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again. That was the scheme: the Pope for a certain time seemed to assent. I have seen him myself, followed by multitudes—I have heard their acclamations till I was deafened—I have beheld him giving his blessing to thousands of people, they lavishing upon him their hollow panegyrics in order to stimulate him to carry out their designs. He performed many benevolent actions; he emptied the prisons of 3000 men, who had been contined for political offences, some of them for eight and ten years without a trial. But Pius IX. released them, and this act of generosity produced a tremendous effect upon the government; because these very men said—“ This particular Pope is kind, benevolent, and good ; but what are we to do with the principles of a government which may change, with a change of Popes?” Again, you know what has happened in reference to the Pope; he refused to go to war with Austria, and it appeared for a time that the cause of Italy was lost; but the scene shifts again, and we see the same objects are aimed at now, that were aimed at before, and with greater success. During the last autumn, curiosity led me to Turin, that I might hear and see an Italian Parliament; and discern, if I could, whether the members were likely to succeed in directing the counsels of a free government. A more courteous body of gentlemen, than the representatives of Italy, it would be difficult to see in a political assembly. Teinperate in their discussions, respectful to their president, they conducted their debates with the good feeling and good taste of men who had been accustomed to liberty all their lives. We are now witnesses of the vicissitudes of Roman history. The same idea reappears after the revolution of ages in an assembly of Italians, amongst whom I understood that there was not a single Protestant, and the idea is, that Rome should be again the capital of a united Italy. That idea was expressed in their ancient history; and the notion of removing the seat of government from Rome would have filled an old Roman with horror : every spot in the city was consecrated in his affections; and, therefore, the idea lately broached as to Rome being the centre of power and authority, is exactly what would have been said 1800 years ago. But I must confess that the idea should be received with acclamation by an assembly of Roman Catholics was surprising. Curiosity induced me to ask a member of the chamber, but not an official, “ How is this to be accomplished ? What do you intend to do with the Pope ?” “Oh !” he said, “nothing to annoy him; we have the profoundest respect for his personal dignity.” “I must say,” I said, "you have a peculiar way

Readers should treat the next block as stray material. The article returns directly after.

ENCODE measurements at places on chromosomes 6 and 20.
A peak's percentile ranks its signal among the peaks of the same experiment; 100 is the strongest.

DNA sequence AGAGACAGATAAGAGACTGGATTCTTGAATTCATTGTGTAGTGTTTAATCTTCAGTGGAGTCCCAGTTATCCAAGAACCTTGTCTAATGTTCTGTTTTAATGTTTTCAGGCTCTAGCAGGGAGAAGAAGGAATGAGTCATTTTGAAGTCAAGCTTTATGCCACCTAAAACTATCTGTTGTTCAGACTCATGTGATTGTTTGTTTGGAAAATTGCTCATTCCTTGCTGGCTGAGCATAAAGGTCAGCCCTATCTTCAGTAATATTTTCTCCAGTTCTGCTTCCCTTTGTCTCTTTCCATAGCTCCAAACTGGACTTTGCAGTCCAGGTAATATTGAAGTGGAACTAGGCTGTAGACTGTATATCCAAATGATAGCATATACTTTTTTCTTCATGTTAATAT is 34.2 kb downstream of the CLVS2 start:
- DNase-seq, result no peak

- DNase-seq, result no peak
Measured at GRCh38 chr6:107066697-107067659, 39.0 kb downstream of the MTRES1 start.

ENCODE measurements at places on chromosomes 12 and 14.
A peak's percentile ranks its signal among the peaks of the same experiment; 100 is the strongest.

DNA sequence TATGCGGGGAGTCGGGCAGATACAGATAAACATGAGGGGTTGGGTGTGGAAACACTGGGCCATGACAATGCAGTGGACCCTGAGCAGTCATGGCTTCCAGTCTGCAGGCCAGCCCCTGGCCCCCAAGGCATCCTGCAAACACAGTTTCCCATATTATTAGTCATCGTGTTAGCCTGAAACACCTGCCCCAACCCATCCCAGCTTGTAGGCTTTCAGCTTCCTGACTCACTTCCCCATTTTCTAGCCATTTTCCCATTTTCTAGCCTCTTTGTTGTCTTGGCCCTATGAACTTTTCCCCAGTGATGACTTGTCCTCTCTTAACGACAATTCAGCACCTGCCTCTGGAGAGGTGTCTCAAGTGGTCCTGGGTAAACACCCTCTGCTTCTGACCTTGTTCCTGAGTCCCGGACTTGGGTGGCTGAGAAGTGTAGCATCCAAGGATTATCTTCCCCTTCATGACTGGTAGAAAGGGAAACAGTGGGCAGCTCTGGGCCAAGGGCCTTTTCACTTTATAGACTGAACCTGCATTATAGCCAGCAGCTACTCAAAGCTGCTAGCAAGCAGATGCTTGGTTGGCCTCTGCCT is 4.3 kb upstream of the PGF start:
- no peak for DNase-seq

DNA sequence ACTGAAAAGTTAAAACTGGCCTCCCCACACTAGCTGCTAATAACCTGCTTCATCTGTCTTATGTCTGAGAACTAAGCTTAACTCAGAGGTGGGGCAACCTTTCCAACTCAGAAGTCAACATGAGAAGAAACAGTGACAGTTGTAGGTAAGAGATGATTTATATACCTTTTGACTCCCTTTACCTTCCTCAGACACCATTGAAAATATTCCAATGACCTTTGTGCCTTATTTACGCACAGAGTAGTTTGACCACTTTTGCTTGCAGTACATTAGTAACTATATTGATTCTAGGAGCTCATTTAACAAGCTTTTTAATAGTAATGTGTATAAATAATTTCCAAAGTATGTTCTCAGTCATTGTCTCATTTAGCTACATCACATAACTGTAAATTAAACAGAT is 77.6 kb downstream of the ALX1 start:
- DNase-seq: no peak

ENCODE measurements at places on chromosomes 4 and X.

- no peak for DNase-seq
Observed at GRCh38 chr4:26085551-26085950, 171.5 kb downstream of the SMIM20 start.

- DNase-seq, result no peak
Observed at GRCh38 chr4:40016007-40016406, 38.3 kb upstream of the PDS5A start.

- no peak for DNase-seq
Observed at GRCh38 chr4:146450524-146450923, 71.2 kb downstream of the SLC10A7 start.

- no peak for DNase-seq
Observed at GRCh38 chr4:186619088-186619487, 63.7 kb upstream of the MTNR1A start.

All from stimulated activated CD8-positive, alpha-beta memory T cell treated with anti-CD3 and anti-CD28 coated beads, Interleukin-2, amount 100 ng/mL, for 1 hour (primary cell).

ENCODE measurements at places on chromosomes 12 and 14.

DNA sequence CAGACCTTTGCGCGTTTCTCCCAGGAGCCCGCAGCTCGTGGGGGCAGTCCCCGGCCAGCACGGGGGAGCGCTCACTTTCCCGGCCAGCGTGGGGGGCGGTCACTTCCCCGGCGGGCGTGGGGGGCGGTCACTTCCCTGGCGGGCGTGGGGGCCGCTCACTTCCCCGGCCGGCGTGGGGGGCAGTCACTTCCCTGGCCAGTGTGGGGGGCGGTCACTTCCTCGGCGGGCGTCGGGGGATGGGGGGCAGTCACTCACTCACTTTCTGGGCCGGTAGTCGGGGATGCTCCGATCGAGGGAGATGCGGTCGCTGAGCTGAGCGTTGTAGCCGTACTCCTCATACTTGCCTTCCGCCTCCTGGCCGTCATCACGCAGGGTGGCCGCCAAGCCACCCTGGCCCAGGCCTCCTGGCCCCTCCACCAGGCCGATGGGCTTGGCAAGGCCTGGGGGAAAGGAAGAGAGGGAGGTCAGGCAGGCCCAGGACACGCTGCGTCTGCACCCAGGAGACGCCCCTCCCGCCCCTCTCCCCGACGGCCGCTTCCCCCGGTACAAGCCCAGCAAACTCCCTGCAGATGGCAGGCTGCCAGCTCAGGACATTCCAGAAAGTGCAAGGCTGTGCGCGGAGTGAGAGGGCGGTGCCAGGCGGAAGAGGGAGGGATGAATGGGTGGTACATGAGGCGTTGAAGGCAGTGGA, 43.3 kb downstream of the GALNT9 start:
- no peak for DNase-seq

of showing your respect : you have taken from him his power, his provinces, his property ; you have hemmed him in on all sides, and do you mean to say you have a profound respect for him ?”

“Oh! yes, I will show you that we have; our idea is, that the time has come for separating the spiritual from the temporal authority ;” (and I have endeavoured to show you that in ancient times they were both separate.) “Now," I said, “what do you intend to do with his Holiness all the while ; for so far as law is concerned, the territory is his by right, and how do you mean to take it ?” He replied : “ We do not mean to expel him from Rome : no, no; we will give him all he can desire-palaces and money at his command for his cardinals and for his priests; we wish him to remain in Rome, and govern the Church by his authority.” I asked, "Is it as a Primate ?" and he said “Something more than that.” I added, 66 Is he to issue his decrees?"